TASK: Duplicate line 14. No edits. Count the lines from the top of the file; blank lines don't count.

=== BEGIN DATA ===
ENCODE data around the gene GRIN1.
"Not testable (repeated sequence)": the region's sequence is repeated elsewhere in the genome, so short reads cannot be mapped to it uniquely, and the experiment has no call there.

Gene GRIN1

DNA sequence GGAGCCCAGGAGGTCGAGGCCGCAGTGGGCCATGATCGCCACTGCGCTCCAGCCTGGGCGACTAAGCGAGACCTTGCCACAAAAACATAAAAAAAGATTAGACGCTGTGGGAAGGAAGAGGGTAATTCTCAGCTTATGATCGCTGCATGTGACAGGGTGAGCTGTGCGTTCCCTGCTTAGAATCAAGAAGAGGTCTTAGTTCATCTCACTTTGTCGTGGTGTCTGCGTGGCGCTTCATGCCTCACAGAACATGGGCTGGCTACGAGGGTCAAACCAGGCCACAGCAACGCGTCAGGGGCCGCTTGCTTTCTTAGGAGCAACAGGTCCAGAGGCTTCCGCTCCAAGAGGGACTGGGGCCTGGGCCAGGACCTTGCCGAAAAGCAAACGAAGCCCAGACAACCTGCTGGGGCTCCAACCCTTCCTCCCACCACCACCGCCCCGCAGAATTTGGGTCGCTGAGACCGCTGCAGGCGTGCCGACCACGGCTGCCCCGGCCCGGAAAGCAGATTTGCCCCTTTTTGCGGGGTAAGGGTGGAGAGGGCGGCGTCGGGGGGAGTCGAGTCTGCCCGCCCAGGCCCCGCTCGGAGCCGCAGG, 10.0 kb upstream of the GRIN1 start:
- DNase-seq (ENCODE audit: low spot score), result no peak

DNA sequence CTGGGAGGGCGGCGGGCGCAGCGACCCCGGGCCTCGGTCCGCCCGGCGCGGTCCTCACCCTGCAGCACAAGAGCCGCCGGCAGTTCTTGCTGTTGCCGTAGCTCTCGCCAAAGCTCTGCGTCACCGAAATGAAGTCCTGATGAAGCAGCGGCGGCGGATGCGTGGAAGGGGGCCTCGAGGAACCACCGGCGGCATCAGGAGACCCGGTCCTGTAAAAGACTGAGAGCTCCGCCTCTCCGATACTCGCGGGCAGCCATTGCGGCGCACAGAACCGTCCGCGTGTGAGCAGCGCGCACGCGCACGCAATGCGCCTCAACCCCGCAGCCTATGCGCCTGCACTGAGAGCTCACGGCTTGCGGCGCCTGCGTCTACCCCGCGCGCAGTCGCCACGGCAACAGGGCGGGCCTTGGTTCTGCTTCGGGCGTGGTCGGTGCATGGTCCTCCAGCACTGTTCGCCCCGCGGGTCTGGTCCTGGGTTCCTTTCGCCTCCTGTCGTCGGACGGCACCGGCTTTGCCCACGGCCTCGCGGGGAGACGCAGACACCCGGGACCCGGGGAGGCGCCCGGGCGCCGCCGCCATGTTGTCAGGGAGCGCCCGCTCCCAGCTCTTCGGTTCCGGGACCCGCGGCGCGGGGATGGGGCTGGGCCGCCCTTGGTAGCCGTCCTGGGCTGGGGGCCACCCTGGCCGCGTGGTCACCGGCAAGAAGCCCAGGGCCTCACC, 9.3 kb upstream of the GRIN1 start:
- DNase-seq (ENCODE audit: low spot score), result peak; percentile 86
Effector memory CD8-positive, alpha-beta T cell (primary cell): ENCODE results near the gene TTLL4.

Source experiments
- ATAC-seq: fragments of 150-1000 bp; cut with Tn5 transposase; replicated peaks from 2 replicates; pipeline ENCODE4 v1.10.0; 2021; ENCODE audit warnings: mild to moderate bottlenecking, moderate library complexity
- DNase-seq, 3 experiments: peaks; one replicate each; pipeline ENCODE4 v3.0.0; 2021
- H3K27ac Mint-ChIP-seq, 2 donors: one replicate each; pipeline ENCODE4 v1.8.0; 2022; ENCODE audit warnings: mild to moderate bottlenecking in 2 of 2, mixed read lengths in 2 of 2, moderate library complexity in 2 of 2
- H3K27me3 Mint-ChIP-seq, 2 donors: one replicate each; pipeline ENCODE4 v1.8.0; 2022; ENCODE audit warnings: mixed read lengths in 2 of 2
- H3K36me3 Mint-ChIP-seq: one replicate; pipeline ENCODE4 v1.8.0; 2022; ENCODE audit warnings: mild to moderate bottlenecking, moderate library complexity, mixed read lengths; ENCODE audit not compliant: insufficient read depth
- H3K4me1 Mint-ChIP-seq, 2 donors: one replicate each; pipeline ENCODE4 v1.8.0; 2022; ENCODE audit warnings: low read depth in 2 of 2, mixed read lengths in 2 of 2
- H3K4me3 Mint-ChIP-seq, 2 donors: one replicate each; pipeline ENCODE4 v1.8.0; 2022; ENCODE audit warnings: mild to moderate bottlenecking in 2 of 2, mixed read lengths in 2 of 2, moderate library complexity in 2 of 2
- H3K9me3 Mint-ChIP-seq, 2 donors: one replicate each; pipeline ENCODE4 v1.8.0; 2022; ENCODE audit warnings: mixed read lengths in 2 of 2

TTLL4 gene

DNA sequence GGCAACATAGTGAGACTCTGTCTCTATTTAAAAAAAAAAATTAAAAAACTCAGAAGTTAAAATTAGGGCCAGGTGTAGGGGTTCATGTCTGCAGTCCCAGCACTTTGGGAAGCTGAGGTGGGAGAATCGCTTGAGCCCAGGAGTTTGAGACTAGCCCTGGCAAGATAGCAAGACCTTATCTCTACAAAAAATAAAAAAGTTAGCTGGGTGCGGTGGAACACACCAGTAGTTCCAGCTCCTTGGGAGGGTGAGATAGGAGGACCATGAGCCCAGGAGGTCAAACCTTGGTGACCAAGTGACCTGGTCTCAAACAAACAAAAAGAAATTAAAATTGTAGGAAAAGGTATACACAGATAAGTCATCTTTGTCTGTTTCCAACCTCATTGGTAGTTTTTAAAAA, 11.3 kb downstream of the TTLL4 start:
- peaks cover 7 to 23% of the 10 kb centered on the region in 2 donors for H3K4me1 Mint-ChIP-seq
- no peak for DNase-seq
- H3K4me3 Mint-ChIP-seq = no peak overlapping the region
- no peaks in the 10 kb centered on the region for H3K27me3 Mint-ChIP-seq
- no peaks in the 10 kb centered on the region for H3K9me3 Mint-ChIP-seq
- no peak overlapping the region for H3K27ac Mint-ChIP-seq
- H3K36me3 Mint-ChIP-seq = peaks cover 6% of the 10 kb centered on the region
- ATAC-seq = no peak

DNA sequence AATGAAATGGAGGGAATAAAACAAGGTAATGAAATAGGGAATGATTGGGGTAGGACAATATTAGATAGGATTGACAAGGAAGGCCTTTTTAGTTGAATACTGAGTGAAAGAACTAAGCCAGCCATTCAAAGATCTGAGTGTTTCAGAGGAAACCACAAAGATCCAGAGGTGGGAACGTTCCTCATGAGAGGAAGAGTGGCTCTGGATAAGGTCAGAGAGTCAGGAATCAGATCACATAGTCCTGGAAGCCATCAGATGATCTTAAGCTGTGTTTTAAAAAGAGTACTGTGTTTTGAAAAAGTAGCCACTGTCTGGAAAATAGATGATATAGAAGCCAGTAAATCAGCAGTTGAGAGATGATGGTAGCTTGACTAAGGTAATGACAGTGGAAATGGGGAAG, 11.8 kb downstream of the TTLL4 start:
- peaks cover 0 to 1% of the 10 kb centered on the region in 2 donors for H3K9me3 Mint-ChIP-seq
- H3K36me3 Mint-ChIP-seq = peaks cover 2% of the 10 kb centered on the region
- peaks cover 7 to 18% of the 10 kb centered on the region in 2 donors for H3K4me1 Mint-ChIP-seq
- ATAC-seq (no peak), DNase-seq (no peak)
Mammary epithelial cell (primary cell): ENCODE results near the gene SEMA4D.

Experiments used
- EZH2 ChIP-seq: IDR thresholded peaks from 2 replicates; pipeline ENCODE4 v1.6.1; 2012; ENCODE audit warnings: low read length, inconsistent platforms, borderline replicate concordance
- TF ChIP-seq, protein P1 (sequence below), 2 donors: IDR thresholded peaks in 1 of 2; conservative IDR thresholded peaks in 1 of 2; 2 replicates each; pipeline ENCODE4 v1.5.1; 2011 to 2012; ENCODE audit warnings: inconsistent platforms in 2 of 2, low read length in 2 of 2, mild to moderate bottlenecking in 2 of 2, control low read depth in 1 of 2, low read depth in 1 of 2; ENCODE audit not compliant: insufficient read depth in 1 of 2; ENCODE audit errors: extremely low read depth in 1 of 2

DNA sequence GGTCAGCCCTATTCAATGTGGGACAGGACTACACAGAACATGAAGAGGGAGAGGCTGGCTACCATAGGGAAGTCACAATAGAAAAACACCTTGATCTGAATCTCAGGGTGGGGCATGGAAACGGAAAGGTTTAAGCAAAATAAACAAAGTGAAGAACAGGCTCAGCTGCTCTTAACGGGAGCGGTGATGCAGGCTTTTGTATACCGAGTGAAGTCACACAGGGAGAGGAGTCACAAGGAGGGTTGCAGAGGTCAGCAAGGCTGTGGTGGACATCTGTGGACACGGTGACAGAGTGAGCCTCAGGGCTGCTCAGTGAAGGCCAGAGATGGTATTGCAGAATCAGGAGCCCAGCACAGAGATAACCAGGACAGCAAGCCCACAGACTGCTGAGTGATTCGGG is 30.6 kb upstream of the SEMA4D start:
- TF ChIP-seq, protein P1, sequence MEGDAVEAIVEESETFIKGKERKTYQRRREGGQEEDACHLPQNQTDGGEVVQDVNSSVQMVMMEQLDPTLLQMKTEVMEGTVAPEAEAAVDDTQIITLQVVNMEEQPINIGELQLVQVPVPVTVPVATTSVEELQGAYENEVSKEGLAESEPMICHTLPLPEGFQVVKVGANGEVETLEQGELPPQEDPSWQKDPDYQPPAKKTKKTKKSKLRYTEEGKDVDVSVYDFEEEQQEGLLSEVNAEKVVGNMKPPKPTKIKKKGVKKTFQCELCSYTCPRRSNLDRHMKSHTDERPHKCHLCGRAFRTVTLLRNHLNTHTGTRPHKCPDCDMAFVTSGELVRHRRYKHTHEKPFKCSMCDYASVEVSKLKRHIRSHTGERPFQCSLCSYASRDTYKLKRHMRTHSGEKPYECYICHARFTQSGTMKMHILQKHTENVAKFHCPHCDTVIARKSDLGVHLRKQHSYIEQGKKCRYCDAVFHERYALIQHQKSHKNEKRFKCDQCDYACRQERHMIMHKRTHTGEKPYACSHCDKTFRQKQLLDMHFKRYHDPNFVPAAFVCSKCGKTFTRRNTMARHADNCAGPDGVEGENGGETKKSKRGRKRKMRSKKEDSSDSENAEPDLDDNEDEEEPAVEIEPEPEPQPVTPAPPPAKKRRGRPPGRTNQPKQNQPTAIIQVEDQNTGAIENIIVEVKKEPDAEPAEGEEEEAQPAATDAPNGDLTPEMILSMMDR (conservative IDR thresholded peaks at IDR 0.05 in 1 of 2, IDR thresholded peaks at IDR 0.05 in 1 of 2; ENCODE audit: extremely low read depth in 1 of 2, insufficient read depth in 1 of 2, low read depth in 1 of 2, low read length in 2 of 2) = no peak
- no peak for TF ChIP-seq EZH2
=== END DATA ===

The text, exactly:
- H3K36me3 Mint-ChIP-seq: one replicate; pipeline ENCODE4 v1.8.0; 2022; ENCODE audit warnings: mild to moderate bottlenecking, moderate library complexity, mixed read lengths; ENCODE audit not compliant: insufficient read depth